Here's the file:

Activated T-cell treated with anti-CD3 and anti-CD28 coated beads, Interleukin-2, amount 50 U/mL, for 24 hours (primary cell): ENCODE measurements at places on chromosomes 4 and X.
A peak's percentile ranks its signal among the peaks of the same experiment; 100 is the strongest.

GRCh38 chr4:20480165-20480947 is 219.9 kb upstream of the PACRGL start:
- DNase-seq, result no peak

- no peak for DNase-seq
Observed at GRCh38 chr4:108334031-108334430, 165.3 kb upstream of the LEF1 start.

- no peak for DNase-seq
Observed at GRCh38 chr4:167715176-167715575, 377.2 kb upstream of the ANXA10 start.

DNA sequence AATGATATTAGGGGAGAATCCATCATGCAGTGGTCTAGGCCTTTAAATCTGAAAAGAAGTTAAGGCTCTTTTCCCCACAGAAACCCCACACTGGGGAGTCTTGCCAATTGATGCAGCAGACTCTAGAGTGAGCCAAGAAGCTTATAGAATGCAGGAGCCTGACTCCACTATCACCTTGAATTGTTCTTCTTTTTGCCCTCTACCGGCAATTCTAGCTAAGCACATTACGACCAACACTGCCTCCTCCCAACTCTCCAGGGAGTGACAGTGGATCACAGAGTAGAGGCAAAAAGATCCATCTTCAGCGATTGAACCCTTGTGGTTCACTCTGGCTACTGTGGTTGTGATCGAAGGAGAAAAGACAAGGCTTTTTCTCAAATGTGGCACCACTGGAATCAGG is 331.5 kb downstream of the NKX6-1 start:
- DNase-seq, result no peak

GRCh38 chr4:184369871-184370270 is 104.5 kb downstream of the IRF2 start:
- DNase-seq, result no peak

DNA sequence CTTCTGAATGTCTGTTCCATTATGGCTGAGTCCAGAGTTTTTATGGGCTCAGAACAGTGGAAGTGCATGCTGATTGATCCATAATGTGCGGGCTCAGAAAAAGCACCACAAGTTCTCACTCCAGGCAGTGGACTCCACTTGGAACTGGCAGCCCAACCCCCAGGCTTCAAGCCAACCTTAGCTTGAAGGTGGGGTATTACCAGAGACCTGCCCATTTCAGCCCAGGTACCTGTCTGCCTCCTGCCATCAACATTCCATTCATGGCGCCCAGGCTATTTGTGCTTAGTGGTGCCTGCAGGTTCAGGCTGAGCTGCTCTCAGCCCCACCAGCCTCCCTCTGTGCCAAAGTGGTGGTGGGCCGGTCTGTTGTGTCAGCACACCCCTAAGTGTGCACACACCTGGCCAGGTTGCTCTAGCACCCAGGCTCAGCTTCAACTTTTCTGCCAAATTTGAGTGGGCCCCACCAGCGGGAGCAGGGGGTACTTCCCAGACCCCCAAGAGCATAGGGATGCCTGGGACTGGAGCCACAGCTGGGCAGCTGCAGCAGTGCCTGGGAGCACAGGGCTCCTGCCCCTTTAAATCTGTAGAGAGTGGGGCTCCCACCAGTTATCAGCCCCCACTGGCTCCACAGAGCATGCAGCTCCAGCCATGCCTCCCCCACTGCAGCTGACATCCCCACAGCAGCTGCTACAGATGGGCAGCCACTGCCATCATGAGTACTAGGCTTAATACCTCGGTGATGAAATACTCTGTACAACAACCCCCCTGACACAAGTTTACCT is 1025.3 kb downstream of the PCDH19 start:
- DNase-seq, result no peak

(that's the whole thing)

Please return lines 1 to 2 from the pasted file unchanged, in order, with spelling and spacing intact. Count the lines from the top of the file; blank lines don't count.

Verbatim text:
Activated T-cell treated with anti-CD3 and anti-CD28 coated beads, Interleukin-2, amount 50 U/mL, for 24 hours (primary cell): ENCODE measurements at places on chromosomes 4 and X.
A peak's percentile ranks its signal among the peaks of the same experiment; 100 is the strongest.